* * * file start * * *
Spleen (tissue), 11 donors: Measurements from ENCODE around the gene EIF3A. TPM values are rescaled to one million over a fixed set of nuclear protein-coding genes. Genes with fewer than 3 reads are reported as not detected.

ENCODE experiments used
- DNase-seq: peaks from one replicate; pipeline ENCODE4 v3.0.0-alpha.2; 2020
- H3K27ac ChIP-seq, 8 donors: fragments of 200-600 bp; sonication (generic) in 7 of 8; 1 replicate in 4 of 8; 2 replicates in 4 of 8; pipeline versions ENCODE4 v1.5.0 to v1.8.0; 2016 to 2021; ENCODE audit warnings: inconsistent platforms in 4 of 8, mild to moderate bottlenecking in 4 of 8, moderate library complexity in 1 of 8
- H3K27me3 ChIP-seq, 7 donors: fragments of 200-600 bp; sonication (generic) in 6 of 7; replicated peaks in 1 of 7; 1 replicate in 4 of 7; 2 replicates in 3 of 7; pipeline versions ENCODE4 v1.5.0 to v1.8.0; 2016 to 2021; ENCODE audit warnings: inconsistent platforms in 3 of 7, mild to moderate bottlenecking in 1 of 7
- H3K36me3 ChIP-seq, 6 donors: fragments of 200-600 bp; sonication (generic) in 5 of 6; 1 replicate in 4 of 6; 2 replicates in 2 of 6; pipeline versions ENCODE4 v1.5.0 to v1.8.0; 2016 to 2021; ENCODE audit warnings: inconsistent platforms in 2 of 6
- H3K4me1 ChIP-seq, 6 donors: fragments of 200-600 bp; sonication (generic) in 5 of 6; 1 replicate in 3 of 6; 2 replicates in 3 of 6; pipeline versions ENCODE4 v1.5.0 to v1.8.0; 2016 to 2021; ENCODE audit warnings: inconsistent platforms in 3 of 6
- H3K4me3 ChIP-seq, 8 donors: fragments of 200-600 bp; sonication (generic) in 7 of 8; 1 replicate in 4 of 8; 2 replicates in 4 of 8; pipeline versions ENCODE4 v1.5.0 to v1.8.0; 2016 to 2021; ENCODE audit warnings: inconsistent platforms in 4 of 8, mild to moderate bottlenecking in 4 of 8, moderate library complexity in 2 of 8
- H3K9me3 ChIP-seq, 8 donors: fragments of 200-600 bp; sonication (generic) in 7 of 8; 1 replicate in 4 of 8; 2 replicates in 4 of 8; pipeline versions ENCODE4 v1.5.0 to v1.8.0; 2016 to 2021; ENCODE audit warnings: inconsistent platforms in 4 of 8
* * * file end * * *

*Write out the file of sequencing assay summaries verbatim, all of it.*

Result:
Spleen (tissue), 11 donors: Measurements from ENCODE around the gene EIF3A. TPM values are rescaled to one million over a fixed set of nuclear protein-coding genes. Genes with fewer than 3 reads are reported as not detected.

ENCODE experiments used
- DNase-seq: peaks from one replicate; pipeline ENCODE4 v3.0.0-alpha.2; 2020
- H3K27ac ChIP-seq, 8 donors: fragments of 200-600 bp; sonication (generic) in 7 of 8; 1 replicate in 4 of 8; 2 replicates in 4 of 8; pipeline versions ENCODE4 v1.5.0 to v1.8.0; 2016 to 2021; ENCODE audit warnings: inconsistent platforms in 4 of 8, mild to moderate bottlenecking in 4 of 8, moderate library complexity in 1 of 8
- H3K27me3 ChIP-seq, 7 donors: fragments of 200-600 bp; sonication (generic) in 6 of 7; replicated peaks in 1 of 7; 1 replicate in 4 of 7; 2 replicates in 3 of 7; pipeline versions ENCODE4 v1.5.0 to v1.8.0; 2016 to 2021; ENCODE audit warnings: inconsistent platforms in 3 of 7, mild to moderate bottlenecking in 1 of 7
- H3K36me3 ChIP-seq, 6 donors: fragments of 200-600 bp; sonication (generic) in 5 of 6; 1 replicate in 4 of 6; 2 replicates in 2 of 6; pipeline versions ENCODE4 v1.5.0 to v1.8.0; 2016 to 2021; ENCODE audit warnings: inconsistent platforms in 2 of 6
- H3K4me1 ChIP-seq, 6 donors: fragments of 200-600 bp; sonication (generic) in 5 of 6; 1 replicate in 3 of 6; 2 replicates in 3 of 6; pipeline versions ENCODE4 v1.5.0 to v1.8.0; 2016 to 2021; ENCODE audit warnings: inconsistent platforms in 3 of 6
- H3K4me3 ChIP-seq, 8 donors: fragments of 200-600 bp; sonication (generic) in 7 of 8; 1 replicate in 4 of 8; 2 replicates in 4 of 8; pipeline versions ENCODE4 v1.5.0 to v1.8.0; 2016 to 2021; ENCODE audit warnings: inconsistent platforms in 4 of 8, mild to moderate bottlenecking in 4 of 8, moderate library complexity in 2 of 8
- H3K9me3 ChIP-seq, 8 donors: fragments of 200-600 bp; sonication (generic) in 7 of 8; 1 replicate in 4 of 8; 2 replicates in 4 of 8; pipeline versions ENCODE4 v1.5.0 to v1.8.0; 2016 to 2021; ENCODE audit warnings: inconsistent platforms in 4 of 8